Infinite Tucker grabs gold in 400 hurdles and relay
By Desirée Keegan
Huntington’s 4×400-meter relay team had a target on its back all season.
After being indoor national champions in the winter, and then garnering league, division and state titles, the pressure was on once the squad stepped out onto the national stage last weekend.
The boys may have been nervous — especially after finding out they weren’t the No. 1 seed — but head coach Ron Wilson gave them words of encouragement, and once they lined up to compete, he could tell by their faces that they meant business.
‘We all sat together before the race and talked about how it’s our last hurrah and we all wanted to do it for [Infinite Tucker] because it was his last time running with us.’ —Kyree Johnson
“I could see that they had the same facial expressions they had at the state championship, the same facial expressions at the national championship back in March,” he said. “There is a certain look they each have where they don’t really communicate with one another, but get mentally ready to compete. Can we dominate? That was the big question that we asked ourselves — and we did.”
The Blue Devils’ fantastic four won in 3 minutes, 10.93 seconds, at the New Balance Nationals Outdoor championship at North Carolina A&T University in Greensboro Sunday night, setting a New York State record, knocking down the previous one which had stood for 50 years. The team also garnered the fastest time in the United States for 2016 in the event, and broke the national record of 3:11.6 set in 1966. The time easily eclipsed the school and county marks.
The finish ended a long campaign exactly the way the athletes wanted it to. And the boys especially wanted to do it for senior Infinite Tucker, who garnered a national medal in the 400 intermediate hurdles just an hour and a half before competing with his team.
“We all sat together before the race and talked about how it’s our last hurrah and we all wanted to do it for him because it was his last time running with us, and running for high school,” junior Kyree Johnson said. “We all just stepped it up a little bit, tried our hardest and that was exactly what everybody did.”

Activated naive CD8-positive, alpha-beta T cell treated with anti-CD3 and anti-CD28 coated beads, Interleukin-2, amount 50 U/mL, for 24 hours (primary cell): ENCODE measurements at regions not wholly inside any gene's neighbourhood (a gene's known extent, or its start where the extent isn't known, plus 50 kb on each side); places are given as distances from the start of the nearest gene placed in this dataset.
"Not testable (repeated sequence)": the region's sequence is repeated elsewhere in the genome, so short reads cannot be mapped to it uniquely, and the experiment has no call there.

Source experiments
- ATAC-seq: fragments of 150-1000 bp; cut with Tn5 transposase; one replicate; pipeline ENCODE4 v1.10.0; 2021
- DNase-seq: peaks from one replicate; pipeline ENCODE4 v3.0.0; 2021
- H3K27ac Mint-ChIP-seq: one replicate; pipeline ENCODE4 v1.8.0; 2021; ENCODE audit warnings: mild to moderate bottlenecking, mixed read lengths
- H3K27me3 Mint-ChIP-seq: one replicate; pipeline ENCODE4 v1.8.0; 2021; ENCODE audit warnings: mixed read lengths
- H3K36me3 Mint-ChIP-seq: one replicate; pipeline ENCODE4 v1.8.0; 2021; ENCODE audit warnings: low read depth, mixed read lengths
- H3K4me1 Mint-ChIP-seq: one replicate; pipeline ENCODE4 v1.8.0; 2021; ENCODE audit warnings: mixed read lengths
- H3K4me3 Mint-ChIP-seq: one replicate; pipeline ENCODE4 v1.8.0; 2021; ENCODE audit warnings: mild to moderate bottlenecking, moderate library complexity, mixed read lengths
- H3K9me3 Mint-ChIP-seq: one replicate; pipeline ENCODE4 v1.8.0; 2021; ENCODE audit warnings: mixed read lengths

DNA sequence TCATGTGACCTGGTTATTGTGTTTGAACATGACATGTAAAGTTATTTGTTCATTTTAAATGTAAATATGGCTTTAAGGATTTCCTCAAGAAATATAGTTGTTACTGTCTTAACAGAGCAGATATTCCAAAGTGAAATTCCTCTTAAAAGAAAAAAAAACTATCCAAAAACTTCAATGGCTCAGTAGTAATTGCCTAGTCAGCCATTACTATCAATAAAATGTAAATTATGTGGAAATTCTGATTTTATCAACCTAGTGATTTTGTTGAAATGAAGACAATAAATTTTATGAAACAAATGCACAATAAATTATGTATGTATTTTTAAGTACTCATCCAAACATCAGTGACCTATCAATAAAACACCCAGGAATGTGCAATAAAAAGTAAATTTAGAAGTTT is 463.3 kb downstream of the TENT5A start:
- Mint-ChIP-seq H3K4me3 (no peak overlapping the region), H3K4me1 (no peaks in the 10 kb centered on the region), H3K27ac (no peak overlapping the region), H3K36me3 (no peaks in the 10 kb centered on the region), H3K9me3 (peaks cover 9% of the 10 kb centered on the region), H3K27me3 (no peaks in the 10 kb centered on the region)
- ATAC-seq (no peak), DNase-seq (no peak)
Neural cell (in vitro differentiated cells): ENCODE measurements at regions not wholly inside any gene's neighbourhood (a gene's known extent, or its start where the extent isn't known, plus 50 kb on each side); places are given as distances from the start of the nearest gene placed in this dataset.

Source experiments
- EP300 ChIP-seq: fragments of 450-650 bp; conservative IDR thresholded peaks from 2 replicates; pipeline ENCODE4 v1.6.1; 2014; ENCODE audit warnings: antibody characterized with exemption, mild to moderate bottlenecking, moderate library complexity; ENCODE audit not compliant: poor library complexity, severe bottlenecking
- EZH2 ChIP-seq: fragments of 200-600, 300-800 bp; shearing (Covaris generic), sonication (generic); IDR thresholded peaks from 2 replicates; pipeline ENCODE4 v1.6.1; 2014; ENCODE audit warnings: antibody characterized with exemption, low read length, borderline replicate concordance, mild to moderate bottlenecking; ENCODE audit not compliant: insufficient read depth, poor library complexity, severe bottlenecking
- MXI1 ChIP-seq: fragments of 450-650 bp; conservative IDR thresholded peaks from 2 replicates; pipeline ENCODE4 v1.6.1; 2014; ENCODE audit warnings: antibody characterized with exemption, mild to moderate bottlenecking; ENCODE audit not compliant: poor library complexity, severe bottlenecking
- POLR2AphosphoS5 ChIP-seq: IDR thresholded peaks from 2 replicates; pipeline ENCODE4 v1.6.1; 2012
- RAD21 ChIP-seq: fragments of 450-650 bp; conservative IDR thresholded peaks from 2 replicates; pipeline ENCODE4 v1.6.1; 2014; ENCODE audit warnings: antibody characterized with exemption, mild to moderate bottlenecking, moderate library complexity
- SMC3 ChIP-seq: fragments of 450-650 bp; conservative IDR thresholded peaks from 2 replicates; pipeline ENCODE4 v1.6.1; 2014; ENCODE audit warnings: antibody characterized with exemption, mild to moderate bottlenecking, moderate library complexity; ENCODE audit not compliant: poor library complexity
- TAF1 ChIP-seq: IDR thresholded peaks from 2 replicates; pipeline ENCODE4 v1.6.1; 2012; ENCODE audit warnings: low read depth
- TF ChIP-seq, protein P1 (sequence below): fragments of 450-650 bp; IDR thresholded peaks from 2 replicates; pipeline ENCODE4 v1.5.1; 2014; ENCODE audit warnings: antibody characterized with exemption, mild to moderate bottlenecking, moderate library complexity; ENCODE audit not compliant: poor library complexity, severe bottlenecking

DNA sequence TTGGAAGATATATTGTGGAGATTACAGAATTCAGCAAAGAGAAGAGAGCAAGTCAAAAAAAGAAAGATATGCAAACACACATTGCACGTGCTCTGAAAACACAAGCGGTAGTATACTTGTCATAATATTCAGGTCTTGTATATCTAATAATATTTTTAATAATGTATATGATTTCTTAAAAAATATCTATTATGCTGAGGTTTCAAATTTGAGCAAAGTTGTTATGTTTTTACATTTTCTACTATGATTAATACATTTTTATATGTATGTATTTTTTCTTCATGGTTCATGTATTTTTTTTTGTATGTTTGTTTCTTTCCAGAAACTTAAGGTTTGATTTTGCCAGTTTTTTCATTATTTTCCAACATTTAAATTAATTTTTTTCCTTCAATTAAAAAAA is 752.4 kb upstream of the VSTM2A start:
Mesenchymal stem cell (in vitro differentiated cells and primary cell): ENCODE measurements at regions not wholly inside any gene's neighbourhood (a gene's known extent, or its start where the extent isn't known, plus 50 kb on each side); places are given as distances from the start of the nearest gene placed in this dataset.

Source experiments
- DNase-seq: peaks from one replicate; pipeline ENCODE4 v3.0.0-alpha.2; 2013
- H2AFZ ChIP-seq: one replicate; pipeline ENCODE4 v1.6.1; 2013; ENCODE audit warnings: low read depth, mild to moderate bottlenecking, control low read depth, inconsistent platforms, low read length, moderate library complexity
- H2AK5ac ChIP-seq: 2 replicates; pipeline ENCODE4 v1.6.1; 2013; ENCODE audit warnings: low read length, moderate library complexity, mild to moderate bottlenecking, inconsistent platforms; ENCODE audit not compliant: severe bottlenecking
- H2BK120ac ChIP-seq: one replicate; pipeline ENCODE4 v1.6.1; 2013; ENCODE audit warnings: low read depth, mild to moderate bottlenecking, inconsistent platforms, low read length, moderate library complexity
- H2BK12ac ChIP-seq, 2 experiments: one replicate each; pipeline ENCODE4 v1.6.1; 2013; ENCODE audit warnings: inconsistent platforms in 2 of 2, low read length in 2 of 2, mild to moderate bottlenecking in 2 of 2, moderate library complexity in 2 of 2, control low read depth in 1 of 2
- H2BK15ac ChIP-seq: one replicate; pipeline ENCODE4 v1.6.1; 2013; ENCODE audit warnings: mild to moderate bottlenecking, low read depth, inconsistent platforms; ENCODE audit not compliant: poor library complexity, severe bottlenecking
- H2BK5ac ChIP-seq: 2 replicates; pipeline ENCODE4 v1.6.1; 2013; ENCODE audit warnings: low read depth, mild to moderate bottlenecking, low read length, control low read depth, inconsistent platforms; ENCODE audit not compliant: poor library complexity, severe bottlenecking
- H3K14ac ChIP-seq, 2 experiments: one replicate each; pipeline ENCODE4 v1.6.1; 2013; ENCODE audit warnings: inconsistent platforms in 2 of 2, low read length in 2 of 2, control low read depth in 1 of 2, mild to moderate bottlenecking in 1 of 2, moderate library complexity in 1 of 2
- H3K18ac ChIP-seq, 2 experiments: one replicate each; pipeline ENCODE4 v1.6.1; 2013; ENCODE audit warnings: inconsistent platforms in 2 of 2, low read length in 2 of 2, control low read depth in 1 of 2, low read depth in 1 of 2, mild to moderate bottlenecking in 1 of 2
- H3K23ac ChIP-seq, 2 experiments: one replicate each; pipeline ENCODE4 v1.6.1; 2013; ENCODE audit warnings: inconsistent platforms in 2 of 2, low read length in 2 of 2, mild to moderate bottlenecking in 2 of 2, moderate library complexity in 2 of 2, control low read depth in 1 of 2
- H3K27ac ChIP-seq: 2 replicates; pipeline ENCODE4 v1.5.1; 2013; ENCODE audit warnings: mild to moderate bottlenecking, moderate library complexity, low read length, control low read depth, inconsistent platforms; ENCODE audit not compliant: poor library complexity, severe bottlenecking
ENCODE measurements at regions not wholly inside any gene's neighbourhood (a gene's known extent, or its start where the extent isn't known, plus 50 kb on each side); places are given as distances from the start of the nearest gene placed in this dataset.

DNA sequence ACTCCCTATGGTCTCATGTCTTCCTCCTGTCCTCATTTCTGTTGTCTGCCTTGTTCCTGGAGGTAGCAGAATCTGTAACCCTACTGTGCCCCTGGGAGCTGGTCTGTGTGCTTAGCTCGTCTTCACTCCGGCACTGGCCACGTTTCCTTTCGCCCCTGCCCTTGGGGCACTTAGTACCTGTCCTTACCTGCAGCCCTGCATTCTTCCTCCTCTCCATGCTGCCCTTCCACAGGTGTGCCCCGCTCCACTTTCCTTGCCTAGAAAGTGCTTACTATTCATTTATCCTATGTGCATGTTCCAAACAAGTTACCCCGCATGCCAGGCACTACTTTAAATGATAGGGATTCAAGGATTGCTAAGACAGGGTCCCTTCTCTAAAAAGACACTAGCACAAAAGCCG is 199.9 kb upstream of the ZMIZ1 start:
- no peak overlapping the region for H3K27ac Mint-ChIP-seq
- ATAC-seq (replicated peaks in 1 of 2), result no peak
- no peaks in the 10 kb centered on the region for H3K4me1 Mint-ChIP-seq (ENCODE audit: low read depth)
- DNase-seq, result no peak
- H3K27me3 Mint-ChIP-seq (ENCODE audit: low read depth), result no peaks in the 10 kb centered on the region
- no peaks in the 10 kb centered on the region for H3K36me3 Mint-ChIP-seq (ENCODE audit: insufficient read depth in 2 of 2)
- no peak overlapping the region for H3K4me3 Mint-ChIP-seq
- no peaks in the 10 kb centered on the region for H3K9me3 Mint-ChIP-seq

Junior Lawrence Leake, as per a suggestion from assistant coach Eli Acosta, was switched to the first leg of the race, moving junior Shane McGuire to the second. Leake admits he was nervous, but said the coaches helped him get mentally ready to compete.
“They always have a positive attitude, give words of encouragement before races, and always reassure me that I’m capable of whatever I put my mind to,” he said.
Wilson told Leake and McGuire that if the boys each finished in 48 seconds, the title could be theirs for the taking.
Leake didn’t break out of the box that well, taking a bad step off the block, but quickly regained his stride and finished the first 200 in 23 seconds, which was right on track. After finishing the second 200 in 25 seconds, he passed the baton to McGuire, who said he went to the line super nervous, but didn’t want to let his teammates down.
“When I got the baton, I went out quick,” he said. “I ran 23 in the first 200 and I was still kind of in the back, so when we hit the last straight away I saw the other teams died out and I sprinted as hard as I could to give it to Kyree.”
Wilson said once the two legs finished in their target times, with both boys earning new personal bests, he knew the race was won.
“I already knew it was over,” he said. “Kyree and Infinite are not going to let anyone deny them the top spot on the podium.”
Johnson also knew the national championship was only seconds out of reach.
“When I saw Lawrence run a really good leg and I saw Shane picking it up, I had a feeling that we were going to take it,” he said. “I was relieved. When I got the baton I just gave it my all. Just to go down there with all my friends and being able to compete with the people that I’m very close with was a great experience. Everything we accomplish together will stay with us forever. It’s not like a season thing. We have a friendship that has turned into a brotherhood.”
And that brotherhood is what helped them pull it out, as the team topped their best record by five seconds.
“We wanted to make the last time we all ran together special,” McGuire said.
And they did.